The Answers

Posted by Lauren Sparks on January 30, 2014 at 5:10 PMDelete 
In keeping with my tendency to be extremely current and right on trend, I just finished reading the book The Five People You Meet in Heaven by Mitch Albom, published in 2003.  I hope I'm not spoiling it for anyone, but in this work of fiction, the main character (Eddie) dies and comes across 5 different people in heaven - some he knows and some he doesn't.  Each one somehow either altered the path of his life, or he altered theirs.  The purpose of these encounters is for Eddie to understand why certain things happened the way they did in his life on earth.  Although quite different, the story reminded me of the song "Thank You" sung by Ray Boltz.  In the song, a man dies and goes to heaven.  There he encounters multiple people who came into relationship with Christ because of something the singer had done.  From giving money to missions, to teaching a Sunday School class, his actions leading to another's salvation were recounted to him.  When you think about how many nice things we do that go unnoticed and unappreciated here, it's satisfying to picture a receiving line of gratitude in the hereafter; but I'm not sure how biblically accurate it is.  In fact, I'm not sure we will really even care about anyone else once we have seen the face of our Savior.  Revelation 5:13 leads me to believe that we will be too busy praising Him to have time for much else. "Then I heard every creature in heaven and on earth and under the earth and on the sea, and all that is in them, saying:  'To him who sits on the throne and to the Lamb be praise and honor and glory and power, for ever and ever!'"

But back to imperfect earth - the place where we don't always get to see the finished product.  We wonder why things happen the way they do.  Are there pieces of your life that don't seem to fit?  Do you question "why"? Maybe you are even angry about something that makes about as much sense to you as Lady Gaga's fashion choices.  Guess what?  You are human...having a very human experience in a very confusing world.  And sometimes we long for the comfort of questions answered.  We want to attach some meaning to what seems meaningless.  And sometimes in His great mercy, God sees fit to show us glimpses of that.  I believe He has done that to some extent for me where Shelby's condition is concerned.  When she was younger, I used to pray for her complete healing.  But I believe God uses her health to give me easier opportunities to tell others about Him.  You see, I am not a bold witness.  I wish I had the gift of evangelism, but it doesn't come easy for me.  I am timid and awkward with it.  And since I typically shy away from bringing up my relationship with Jesus, God has provided an avenue for people to approach me.  "How is Shelby doing?"  I have been asked hundreds and hundreds of times in her young life.  This sweet inquiry offers me the chance to not only update people on her, but to share with them how God is answering prayers and how He is moving in our family.  I no longer believe that Shelby will ever be completely healed this side of heaven.  I still pray for the cessation of her seizures and suffering and for her to increase in strength, skills and knowledge.  And I will live to see some of those prayers answered here.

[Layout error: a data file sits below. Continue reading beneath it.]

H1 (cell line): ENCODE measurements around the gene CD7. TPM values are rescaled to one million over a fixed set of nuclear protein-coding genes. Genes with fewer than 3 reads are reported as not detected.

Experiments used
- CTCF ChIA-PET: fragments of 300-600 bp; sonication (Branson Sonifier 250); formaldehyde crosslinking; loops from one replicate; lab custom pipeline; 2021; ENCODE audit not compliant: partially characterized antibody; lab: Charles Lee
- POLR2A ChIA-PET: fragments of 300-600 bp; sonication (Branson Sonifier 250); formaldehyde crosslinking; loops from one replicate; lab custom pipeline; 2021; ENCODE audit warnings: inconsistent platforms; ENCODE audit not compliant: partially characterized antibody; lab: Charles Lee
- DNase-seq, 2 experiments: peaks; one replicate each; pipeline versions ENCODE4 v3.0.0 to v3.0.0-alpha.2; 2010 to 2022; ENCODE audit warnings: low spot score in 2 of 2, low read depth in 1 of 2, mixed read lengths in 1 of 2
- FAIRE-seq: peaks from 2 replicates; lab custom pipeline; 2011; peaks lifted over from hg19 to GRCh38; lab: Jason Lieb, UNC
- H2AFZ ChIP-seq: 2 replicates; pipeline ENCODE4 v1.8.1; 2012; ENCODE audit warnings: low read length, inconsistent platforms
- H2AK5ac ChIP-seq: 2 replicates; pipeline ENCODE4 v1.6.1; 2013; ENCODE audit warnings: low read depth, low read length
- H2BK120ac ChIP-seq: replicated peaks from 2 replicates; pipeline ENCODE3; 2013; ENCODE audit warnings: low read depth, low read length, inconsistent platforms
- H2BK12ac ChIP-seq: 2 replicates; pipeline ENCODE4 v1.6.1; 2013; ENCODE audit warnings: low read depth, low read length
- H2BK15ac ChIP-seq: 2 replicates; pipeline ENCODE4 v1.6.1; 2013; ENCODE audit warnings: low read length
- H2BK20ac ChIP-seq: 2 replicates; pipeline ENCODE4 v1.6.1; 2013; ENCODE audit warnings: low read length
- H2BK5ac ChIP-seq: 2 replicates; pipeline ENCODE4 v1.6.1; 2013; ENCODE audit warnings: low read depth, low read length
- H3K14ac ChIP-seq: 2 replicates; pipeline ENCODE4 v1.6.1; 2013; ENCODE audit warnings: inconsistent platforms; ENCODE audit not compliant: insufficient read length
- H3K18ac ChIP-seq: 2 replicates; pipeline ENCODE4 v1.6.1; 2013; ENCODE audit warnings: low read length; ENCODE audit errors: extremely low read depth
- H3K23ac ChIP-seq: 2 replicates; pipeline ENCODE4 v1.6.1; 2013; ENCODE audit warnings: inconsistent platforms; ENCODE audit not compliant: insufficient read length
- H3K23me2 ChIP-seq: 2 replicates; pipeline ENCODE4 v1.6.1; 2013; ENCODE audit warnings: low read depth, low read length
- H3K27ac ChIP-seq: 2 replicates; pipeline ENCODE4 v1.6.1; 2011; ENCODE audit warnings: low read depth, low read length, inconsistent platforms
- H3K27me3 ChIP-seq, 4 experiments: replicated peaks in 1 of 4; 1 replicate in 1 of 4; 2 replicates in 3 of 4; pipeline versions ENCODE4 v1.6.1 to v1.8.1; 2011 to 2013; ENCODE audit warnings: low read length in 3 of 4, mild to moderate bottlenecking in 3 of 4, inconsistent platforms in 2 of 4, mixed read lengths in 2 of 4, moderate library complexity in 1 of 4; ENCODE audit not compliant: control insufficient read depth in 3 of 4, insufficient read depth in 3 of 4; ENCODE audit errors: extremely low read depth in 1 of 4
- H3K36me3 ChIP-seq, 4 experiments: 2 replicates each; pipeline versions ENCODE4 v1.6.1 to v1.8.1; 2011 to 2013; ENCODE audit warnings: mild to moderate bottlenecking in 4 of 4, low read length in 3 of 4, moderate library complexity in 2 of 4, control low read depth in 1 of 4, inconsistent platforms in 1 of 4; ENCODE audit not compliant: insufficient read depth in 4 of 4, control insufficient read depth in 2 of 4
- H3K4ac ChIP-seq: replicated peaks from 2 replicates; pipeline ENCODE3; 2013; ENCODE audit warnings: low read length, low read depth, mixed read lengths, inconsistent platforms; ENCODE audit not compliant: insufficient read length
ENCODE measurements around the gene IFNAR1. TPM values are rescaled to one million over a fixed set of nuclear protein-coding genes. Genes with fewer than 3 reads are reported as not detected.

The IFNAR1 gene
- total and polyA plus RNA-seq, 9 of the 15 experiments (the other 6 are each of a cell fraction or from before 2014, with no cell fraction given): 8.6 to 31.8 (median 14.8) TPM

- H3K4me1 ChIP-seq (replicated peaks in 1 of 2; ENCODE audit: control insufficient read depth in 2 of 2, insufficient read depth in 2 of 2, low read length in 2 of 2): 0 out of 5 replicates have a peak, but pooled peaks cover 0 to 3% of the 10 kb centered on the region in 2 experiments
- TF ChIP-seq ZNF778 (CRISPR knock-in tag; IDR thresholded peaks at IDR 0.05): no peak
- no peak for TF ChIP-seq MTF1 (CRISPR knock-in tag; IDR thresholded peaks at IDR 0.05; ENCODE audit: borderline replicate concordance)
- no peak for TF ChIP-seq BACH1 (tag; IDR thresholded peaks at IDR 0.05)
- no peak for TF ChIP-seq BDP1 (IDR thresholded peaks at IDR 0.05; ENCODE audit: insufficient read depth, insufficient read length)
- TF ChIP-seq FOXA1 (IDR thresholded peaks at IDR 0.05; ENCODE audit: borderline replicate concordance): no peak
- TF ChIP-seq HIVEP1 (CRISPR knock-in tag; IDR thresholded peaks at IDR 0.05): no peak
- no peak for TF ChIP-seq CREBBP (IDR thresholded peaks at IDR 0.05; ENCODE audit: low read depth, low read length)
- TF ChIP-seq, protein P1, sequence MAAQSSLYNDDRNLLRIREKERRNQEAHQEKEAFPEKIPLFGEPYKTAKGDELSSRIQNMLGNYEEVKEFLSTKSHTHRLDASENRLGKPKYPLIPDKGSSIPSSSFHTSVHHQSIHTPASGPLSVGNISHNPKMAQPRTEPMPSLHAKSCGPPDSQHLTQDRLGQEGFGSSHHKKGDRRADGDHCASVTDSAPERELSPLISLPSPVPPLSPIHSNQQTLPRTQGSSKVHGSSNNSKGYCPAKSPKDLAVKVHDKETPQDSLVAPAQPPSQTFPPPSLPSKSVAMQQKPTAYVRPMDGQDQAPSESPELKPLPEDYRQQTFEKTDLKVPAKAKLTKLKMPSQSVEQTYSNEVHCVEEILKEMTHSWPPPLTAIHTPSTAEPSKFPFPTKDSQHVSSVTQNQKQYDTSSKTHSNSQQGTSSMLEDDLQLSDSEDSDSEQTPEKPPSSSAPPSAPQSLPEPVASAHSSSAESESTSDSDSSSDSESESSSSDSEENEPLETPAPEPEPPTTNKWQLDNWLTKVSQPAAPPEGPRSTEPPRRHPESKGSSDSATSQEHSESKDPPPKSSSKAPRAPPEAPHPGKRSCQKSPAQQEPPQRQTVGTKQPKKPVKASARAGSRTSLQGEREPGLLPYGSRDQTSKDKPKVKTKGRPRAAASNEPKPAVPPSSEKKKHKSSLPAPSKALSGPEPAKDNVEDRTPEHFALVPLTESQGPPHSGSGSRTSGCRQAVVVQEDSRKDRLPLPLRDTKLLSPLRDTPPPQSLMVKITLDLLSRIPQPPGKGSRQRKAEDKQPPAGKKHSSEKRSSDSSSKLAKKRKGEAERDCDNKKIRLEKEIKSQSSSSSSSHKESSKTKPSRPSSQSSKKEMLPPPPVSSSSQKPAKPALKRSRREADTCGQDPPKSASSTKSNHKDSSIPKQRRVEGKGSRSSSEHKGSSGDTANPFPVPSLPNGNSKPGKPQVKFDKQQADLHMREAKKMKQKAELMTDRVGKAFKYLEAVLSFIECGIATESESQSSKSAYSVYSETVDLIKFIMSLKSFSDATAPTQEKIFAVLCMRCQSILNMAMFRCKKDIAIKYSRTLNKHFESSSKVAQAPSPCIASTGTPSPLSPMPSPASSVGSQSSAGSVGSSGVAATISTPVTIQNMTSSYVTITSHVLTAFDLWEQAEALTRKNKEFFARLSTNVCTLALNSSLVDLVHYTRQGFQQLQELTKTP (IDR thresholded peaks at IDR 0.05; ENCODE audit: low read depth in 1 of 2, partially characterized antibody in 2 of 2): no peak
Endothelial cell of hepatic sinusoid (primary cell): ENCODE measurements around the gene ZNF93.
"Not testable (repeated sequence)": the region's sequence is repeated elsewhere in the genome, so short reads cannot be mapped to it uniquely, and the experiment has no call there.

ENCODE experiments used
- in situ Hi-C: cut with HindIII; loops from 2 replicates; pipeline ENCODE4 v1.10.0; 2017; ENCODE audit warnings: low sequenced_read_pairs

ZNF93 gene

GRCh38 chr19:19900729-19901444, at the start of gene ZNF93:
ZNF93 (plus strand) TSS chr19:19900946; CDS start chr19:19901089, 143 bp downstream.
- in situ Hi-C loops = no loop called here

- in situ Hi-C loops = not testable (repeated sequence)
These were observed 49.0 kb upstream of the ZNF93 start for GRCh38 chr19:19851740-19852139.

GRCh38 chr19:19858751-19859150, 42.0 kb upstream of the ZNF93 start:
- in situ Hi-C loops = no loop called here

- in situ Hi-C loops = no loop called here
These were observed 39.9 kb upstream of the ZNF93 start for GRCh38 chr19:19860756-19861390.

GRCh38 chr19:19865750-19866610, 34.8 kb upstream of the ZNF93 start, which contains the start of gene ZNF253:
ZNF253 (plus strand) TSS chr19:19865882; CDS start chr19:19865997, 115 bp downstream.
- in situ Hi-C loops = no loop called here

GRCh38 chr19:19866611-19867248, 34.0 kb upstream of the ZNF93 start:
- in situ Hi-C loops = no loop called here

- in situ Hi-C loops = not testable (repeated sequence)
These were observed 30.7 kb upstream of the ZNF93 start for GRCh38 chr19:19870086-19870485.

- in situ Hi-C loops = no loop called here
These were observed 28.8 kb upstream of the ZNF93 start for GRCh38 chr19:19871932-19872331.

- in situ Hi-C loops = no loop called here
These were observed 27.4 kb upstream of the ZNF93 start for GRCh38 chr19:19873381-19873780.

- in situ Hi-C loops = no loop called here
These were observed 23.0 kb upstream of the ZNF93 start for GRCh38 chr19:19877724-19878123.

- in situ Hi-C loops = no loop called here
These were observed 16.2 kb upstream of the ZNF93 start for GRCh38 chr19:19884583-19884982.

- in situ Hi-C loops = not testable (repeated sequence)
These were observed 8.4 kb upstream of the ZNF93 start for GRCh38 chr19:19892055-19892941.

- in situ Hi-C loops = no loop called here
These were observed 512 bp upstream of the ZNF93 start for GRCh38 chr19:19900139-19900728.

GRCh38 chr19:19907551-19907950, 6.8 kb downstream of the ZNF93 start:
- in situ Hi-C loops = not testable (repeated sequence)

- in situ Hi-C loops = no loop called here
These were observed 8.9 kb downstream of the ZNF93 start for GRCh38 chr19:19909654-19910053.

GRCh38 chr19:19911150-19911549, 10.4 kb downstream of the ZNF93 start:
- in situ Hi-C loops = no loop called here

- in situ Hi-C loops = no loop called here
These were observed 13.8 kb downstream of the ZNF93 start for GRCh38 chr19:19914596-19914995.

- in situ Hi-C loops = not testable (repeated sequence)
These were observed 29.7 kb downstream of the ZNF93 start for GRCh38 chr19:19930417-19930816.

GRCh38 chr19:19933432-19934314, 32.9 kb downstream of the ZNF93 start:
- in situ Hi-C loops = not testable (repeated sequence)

Do I think my witness is the only reason Shelby has Dravet Syndrome?  No.  I would never presume to know the mind of God outside of what is written in the scriptures (and even what is in the scriptures I wrestle with at times).  I believe our lives and actions and words and conditions have far reaching effects - so far that we will probably never be able to measure.  In a sermon I podcasted, my friend Damon Parker put it something like this:  If someone splashes in the East China Sea, is there a hurricane in Galveston?  The splasher may never see the effects, but must be aware that his life changes things.  "And we know that in all things God works for the good of those who love him, who have been called according to his purpose."  Romans 8:28.  We have to KNOW even if we never see the GOOD.  That's faith.  ("Now faith is the assurance of things hoped for, the conviction of things not seen.")  And faith is hard.  Especially when something we are dealing with is so difficult that it seems beyond good reason:  a young child dies; you are devasted financially, a parent is diagnosed with cancer; etc, etc, etc.  We most certainly will never understand it all here in this world, but God's Word promises us that God will reveal everything we need to know someday.  "For now we see only a reflection as in a mirror; then we shall see face to face.  Now I know in part; then I shall know fully, even as I am fully known."  1 Corinthians 13:12  Take comfort in that.